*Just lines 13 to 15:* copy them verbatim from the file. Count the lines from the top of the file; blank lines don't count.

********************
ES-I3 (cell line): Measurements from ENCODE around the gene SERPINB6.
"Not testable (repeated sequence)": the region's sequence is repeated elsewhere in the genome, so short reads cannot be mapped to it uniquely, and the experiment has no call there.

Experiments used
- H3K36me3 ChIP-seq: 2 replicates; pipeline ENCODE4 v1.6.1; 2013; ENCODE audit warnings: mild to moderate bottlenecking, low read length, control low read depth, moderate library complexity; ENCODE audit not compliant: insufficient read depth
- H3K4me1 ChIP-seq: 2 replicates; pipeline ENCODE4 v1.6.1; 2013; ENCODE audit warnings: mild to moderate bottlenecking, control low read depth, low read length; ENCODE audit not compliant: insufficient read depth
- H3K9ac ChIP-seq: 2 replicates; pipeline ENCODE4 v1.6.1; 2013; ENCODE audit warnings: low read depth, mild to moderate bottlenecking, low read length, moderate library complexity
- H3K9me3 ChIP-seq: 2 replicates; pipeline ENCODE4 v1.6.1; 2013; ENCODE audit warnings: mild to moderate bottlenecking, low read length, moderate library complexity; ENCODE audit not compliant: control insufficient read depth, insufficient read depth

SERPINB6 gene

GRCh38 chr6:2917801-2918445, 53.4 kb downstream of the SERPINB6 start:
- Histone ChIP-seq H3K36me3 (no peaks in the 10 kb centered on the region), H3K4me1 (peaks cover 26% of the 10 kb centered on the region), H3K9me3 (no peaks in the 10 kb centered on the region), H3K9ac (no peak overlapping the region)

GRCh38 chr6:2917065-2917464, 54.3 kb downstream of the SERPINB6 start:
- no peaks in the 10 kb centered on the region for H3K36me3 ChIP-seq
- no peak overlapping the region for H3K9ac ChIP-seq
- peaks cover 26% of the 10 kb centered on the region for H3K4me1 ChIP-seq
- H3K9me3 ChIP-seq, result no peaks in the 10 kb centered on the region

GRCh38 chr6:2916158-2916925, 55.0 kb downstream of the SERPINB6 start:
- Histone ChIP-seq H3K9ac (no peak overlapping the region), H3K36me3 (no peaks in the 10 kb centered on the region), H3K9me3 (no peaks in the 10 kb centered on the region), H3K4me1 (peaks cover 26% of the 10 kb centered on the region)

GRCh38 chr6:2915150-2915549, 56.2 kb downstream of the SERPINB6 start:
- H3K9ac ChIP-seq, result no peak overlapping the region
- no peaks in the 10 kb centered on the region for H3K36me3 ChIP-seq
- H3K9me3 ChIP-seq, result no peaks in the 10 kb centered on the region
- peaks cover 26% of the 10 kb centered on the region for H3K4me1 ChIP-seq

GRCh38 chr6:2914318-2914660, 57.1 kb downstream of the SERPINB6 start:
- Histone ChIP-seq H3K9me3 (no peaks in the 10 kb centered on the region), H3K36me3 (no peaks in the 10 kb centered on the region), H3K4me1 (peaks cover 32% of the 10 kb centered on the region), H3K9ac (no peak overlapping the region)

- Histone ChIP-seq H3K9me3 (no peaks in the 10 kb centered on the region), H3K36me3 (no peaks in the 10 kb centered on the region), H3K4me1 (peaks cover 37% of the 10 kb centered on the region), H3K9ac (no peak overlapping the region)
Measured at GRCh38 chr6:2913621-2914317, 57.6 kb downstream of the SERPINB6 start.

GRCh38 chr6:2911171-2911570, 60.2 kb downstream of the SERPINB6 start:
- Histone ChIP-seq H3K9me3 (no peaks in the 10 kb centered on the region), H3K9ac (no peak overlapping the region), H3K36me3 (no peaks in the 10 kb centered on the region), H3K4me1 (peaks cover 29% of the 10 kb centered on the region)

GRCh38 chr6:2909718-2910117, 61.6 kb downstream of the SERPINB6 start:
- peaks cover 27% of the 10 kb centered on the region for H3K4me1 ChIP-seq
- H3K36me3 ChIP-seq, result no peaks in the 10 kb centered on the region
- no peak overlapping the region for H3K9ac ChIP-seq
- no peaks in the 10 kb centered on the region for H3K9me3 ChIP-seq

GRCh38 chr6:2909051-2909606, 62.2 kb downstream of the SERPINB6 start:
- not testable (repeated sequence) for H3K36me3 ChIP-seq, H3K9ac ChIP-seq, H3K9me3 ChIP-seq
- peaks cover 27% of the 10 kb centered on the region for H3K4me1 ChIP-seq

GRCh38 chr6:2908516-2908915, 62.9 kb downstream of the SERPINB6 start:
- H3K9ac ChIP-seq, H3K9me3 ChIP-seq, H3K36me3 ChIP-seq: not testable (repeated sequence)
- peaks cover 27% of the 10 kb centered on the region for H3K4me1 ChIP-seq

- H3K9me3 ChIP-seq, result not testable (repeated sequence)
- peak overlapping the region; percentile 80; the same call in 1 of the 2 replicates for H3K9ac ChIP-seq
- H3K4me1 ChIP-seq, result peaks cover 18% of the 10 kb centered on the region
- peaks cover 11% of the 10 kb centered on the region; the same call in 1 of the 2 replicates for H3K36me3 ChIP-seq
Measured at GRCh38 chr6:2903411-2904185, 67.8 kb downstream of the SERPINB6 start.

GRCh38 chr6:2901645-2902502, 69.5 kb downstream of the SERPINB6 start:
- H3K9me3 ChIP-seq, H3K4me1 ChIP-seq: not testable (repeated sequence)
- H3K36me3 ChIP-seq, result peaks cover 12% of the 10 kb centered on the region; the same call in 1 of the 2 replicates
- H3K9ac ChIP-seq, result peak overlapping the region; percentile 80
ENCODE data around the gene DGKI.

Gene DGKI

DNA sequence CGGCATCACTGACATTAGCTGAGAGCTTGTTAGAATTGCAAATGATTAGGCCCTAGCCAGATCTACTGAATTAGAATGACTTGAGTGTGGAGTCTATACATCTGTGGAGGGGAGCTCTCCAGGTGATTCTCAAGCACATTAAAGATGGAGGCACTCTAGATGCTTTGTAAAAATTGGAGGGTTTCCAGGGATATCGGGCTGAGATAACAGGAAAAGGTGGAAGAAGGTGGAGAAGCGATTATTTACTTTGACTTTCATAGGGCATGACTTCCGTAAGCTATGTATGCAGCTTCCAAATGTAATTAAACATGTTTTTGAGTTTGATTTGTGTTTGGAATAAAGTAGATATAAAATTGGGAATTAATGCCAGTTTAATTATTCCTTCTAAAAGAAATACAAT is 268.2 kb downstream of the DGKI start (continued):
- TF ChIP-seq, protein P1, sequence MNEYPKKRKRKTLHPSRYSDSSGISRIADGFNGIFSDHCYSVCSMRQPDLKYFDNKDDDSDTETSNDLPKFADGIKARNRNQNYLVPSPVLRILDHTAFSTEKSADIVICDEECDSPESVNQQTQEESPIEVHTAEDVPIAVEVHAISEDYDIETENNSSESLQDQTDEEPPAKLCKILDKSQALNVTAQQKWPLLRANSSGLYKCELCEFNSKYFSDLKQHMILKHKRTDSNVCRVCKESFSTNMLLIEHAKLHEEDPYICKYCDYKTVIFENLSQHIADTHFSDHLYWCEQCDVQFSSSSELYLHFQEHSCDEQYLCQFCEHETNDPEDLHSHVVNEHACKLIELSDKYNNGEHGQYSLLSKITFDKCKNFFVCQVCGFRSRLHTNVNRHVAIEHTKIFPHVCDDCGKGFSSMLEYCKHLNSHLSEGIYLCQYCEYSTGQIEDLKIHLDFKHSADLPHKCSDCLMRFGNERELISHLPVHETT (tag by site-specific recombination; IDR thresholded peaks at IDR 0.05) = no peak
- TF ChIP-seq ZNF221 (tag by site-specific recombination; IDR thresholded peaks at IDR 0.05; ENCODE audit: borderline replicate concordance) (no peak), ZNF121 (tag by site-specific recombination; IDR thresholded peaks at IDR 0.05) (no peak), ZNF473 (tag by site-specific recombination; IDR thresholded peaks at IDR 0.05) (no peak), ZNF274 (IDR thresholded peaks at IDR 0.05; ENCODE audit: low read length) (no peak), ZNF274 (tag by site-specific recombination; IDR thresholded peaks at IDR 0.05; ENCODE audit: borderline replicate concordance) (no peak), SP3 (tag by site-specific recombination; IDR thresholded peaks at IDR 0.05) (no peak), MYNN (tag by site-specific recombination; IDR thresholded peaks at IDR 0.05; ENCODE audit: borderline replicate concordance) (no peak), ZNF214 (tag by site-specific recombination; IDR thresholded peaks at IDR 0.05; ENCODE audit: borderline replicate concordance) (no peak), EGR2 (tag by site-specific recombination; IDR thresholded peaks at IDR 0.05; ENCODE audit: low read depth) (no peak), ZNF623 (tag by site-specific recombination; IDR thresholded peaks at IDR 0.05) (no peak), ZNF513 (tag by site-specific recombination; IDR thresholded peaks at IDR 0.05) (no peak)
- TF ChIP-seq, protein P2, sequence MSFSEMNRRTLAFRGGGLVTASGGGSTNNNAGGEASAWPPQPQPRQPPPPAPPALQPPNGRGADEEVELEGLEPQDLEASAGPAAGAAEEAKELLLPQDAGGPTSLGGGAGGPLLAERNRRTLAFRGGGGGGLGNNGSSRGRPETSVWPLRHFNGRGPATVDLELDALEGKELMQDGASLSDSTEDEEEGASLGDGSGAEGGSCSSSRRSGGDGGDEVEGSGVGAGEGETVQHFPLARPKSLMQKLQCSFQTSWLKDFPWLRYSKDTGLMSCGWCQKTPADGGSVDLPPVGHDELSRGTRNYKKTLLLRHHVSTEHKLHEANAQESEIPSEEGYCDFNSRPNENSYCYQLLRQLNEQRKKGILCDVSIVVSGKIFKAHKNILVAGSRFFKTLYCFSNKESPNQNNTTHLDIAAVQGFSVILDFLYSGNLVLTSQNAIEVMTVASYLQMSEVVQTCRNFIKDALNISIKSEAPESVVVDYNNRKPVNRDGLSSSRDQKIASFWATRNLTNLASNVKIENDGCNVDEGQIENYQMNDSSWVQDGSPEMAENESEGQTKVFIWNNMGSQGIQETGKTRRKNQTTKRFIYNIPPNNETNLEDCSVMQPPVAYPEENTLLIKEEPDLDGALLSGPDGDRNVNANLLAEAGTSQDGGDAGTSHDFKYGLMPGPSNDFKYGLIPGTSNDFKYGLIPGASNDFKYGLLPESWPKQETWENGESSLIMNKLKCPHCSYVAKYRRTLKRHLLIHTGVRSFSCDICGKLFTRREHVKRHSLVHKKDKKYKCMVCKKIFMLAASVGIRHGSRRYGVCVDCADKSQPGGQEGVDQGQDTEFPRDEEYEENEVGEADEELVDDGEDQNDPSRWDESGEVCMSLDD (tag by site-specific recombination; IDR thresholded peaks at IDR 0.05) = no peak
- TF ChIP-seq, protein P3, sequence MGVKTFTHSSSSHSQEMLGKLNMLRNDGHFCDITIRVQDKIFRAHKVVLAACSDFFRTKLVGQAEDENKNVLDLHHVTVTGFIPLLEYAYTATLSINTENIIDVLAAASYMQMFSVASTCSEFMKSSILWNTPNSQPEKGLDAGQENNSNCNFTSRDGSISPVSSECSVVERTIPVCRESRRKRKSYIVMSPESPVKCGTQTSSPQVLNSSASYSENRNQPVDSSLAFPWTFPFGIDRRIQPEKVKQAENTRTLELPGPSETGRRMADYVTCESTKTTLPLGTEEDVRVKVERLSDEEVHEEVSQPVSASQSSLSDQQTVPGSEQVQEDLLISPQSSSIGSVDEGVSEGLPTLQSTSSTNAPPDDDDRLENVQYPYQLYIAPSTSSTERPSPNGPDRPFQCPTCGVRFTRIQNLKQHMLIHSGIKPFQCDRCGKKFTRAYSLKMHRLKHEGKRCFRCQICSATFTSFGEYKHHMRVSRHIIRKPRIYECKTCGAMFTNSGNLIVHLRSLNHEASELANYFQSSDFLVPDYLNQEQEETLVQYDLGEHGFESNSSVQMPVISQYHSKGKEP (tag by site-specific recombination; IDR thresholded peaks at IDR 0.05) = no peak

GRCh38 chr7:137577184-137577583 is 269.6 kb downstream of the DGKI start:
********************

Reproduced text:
- no peak overlapping the region for H3K9ac ChIP-seq
- peaks cover 26% of the 10 kb centered on the region for H3K4me1 ChIP-seq
- H3K9me3 ChIP-seq, result no peaks in the 10 kb centered on the region